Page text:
Indianapolis news nonprofit raids IndyStar's staff
The Indianapolis Star is bleeding staff to a news nonprofit that has only just begun its hiring spree.
Why it matters: Gannett-owned IndyStar faces perhaps the most competition for staff, readers and advertisers since it combined operations with the Indianapolis News, a newspaper that closed in 1999.
Driving the news: Free Press Indiana, a nonprofit with $10 million, has hired away three IndyStar editors as it builds a news site called Mirror Indy.
- Bro Krift, IndyStar's former executive editor, is CEO.
- Oseye Boyd, former public engagement editor, is editor-in-chief.
- Chris Sikich, former enterprise editor overseeing politics and government, is managing editor.
State of play: Mirror Indy is joining the Indiana Capital Chronicle, State Affairs and Axios as newcomers to the Indianapolis media scene.
- The nonprofit, formerly known as the Indiana Local News Initiative, has said it is building a 25-person newsroom, which would put Mirror Indy on a scale approaching IndyStar's news staff.
💭 James' thought bubble: Free Press Indiana has a formal partnership with IndyStar, but it's looking more like a hostile takeover as it raids staff for job openings listed at six figures for editors and up to $80,000 for reporters.
- Gannett has immediately severed employment ties with the last two editors who've accepted jobs at Mirror Indy, suggesting the company sees those defectors as competitors.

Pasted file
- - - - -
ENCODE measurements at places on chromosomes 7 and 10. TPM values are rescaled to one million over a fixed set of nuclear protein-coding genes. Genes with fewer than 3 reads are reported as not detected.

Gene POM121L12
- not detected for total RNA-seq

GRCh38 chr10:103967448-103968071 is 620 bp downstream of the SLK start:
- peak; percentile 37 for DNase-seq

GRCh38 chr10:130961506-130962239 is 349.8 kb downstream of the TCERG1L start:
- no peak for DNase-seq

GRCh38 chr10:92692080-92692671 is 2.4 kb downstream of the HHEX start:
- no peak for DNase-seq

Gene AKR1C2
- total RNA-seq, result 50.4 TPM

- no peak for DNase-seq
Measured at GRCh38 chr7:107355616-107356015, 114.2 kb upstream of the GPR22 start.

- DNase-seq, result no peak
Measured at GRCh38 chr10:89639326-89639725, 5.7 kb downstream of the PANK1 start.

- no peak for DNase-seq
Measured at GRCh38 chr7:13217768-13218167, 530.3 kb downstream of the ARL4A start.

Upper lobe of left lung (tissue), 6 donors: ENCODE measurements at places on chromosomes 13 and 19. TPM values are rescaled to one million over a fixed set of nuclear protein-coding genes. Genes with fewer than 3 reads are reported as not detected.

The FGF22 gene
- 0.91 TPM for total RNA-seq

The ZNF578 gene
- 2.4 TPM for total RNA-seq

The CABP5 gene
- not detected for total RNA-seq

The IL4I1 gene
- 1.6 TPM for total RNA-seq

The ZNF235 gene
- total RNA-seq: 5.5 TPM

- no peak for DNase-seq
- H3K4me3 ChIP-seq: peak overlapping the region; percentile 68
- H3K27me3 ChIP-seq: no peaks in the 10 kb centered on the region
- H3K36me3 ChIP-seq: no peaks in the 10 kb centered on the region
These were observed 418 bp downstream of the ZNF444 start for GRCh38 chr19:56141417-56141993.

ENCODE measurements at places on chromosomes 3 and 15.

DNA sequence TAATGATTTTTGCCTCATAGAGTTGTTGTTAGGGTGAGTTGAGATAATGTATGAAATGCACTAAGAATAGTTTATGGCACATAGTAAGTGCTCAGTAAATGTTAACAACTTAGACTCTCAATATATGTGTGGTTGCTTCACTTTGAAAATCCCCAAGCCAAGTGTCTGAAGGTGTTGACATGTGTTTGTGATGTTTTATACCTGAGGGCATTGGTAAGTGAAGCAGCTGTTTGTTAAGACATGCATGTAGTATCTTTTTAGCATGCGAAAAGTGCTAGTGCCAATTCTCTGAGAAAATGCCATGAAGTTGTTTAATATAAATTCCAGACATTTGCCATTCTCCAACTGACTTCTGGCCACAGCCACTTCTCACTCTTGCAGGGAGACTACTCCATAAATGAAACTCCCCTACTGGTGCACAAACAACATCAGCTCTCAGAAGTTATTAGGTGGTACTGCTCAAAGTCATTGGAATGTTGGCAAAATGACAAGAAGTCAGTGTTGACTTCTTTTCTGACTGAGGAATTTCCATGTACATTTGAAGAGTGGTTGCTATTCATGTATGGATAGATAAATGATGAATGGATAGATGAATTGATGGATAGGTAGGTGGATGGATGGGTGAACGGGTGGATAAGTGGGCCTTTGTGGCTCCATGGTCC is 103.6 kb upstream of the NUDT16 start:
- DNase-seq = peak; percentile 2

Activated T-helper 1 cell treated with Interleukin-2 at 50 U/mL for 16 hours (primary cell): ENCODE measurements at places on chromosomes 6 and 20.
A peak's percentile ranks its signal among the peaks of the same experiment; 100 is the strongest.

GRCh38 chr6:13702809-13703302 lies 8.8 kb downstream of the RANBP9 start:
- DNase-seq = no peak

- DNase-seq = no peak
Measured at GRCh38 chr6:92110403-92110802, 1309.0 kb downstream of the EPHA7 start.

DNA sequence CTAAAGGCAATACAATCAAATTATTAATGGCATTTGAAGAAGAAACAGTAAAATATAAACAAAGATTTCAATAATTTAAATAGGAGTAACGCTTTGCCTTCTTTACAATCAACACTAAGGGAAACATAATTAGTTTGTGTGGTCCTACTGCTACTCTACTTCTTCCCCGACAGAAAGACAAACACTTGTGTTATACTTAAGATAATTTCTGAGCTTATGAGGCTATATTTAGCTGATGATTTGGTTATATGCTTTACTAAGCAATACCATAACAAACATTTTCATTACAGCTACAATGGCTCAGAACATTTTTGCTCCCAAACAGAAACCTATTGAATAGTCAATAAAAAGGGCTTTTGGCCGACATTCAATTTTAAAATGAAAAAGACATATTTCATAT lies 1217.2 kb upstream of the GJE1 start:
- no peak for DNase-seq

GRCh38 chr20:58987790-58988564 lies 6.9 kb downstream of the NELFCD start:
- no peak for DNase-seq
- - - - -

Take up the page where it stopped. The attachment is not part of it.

- Disclosure: I worked for IndyStar before joining Axios.
What they're saying: Krift emphasized Mirror Indy and IndyStar have a content-sharing agreement and the two sides plan to meet Friday to discuss their partnership.
- "We're open and eager to collaborate with everybody in the news community," Krift told Axios. "I think this is the way you grow more news consumers. It's the way you grow a better democracy. It's the way you make this community better."
Meanwhile, the management vacancies have thrust IndyStar into rebuilding mode as it seeks a sixth executive editor since 2018 (including one interim) and braces for more departures.
The other side: "We are actively recruiting for all open positions at The Indianapolis Star, including the role of executive editor, and across the USA TODAY Network," Gannett told Axios in a statement.
Between the lines: Gannett's 2019 merger with Gatehouse created a massive company intended to position 200-plus newspapers, including IndyStar, as dominant forces for local news and advertising.
- The proliferation of local news outlets has eroded IndyStar's market power even beyond the already dire trends for newspapers.
The big picture: Gannett has shed about half its workers since that merger, Axios' Sara Fischer Kerry Flynn report, and CEO Mike Reed said earlier this year he "would entertain bids on any of our markets."
The bottom line: Mirror Indy is siphoning IndyStar's staff without the troubles or costs of an acquisition.
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